Chaos theorist Ying-Cheng Lai appointed as ASU Regents Professor
How do you become a Regents Professor, the elite of the academic world, specializing in chaos? Sometimes it’s just random.
The hallmark of chaos is called sensitive dependence on initial conditions, which means if you make a small change right now, it's going to be a big change in the future. It’s also called the butterfly effect. If a butterfly flaps its wings in Brazil, it can cause a tornado in Texas. Despite its apparent randomness, chaos in systems like weather or ecosystems often has patterns.
When Ying-Cheng Lai was a graduate student in the physics department at the University of Maryland College Park, he was selecting a PhD adviser. His first choice was a prominent condensed matter physicist. He made an appointment.
“And I waited for one hour,” Lai said. “He didn't show up, so I went to my next choice, which was the nonlinear dynamics and chaos group. They welcomed me wholeheartedly. So that's how I got into chaos. It's just because (of) such a small change. If the condensed matter professor had shown up in time, I would probably be a condensed matter physicist right now. That’s sensitive dependence on initial conditions.”
This month, the Arizona State University chaos theorist was officially inducted as a Regents Professor by the Arizona Board of Regents.
To be awarded the distinction, scholars must be full professors, with outstanding achievements in their fields, who are nationally and internationally recognized by their peers.
No more than 3% of all faculty at ASU carry the distinction.
“I was surprised,” Lai said about receiving the news. “I was very grateful for all the colleagues, especially to my school director and my dean for supporting me over the years and for nominating me.”
Lai is the ISS Endowed Professor of Electrical Engineering in the School of Electrical, Computer and Energy Engineering in the Ira A. Fulton Schools of Engineering. Externally, he is a member of the Science and Technology Experts Group of the National Academies of Sciences, a fellow of the American Physical Society, a fellow of the American Association for the Advancement of Science, a Pentagon Vannevar Bush Fellow, a foreign member of Academia Europaea (the Academy of Europe), and a corresponding fellow of the National Academy of Sciences and Letters of Scotland.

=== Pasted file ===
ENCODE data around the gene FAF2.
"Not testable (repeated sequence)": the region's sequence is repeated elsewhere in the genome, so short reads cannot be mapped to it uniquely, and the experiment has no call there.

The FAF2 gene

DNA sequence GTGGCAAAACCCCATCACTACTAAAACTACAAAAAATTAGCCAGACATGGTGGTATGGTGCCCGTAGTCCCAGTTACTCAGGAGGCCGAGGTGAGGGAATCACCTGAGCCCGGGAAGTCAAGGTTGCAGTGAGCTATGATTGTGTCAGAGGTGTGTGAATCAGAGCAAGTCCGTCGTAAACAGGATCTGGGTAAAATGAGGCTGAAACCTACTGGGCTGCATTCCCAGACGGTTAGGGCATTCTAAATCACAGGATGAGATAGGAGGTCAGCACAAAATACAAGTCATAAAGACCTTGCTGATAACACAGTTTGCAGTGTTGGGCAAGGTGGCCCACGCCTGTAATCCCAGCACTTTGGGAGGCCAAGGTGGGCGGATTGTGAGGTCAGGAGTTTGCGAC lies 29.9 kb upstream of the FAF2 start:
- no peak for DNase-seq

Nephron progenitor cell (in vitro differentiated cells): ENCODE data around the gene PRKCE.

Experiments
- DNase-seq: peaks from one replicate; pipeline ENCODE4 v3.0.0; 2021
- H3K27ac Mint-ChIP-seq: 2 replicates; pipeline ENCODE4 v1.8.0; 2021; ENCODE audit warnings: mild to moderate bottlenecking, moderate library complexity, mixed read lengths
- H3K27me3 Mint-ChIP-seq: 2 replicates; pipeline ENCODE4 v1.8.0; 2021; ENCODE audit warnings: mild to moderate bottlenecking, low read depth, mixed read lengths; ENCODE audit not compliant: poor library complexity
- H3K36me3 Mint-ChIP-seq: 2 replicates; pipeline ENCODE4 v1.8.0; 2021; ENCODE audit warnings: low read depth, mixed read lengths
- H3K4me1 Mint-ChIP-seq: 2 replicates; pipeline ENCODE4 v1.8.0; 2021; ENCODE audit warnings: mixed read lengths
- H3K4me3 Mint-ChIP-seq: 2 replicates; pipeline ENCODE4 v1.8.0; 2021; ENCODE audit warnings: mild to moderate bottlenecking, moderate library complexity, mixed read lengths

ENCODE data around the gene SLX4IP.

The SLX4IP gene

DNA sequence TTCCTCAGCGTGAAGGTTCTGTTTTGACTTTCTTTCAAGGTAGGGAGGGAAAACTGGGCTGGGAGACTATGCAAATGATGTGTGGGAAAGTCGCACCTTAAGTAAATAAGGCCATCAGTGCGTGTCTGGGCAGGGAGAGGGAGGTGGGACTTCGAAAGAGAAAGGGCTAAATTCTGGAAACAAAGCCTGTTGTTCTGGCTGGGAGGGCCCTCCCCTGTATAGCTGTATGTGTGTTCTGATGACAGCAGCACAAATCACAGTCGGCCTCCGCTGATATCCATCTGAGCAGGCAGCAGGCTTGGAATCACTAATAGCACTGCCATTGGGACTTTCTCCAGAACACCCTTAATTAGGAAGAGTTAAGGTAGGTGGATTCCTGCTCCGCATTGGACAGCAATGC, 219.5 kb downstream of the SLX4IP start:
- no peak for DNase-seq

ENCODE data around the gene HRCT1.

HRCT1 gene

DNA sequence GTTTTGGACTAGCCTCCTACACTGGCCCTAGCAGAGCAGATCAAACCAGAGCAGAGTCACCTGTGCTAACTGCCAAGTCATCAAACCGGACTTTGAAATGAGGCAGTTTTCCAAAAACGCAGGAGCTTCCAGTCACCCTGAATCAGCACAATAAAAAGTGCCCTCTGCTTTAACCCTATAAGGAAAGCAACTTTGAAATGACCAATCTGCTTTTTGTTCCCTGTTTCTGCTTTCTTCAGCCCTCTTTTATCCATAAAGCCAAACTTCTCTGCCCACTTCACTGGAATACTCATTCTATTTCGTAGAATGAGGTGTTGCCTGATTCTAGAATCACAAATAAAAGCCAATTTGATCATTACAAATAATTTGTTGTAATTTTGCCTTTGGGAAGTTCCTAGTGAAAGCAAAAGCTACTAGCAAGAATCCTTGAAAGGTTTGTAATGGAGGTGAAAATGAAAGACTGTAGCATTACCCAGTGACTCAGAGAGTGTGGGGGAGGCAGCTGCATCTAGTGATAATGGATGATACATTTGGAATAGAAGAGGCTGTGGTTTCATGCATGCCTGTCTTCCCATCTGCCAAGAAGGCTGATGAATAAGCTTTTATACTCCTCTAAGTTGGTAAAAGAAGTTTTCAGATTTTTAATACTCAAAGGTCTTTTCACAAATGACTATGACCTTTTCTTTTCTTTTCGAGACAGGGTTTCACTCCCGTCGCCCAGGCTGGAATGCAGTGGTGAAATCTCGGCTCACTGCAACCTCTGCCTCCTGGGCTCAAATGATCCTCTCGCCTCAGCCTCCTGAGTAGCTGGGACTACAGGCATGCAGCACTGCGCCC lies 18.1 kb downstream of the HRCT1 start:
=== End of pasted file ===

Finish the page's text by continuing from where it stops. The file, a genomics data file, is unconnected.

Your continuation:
One of the world’s most influential and innovative researchers in nonlinear dynamics and complex systems, Lai focuses on relativistic quantum chaos, an interdisciplinary field that he pioneered at the boundaries of three branches of theoretical physics: quantum mechanics, relativity and chaos theory. Another major achievement is his contribution to the understanding and applications of transient chaos in physical and biological systems.
In all, Lai has more than 500 referenced journal articles with over 26,000 citations, and has secured over $12 million in federal funding. Additionally, he has graduated 22 PhD students and numerous master’s degree students, and has mentored more than a dozen postdoctoral fellows.
In a field that embraces everything from physics and meteorology to ecology and sociology, Lai said ASU’s interdisciplinary approach to scholarship makes it the perfect place to pursue it.
“ASU is such a great place, especially as an interdisciplinary research environment; it's super,” he said. “I get opportunities to talk to all kinds of colleagues who work in different areas, so that's lots of fun ... I have collaborators in engineering, of course, in mathematics, in physics and chemistry, and also in systems biology and even in social science.”
Top photo by Deanna Dent/ASU News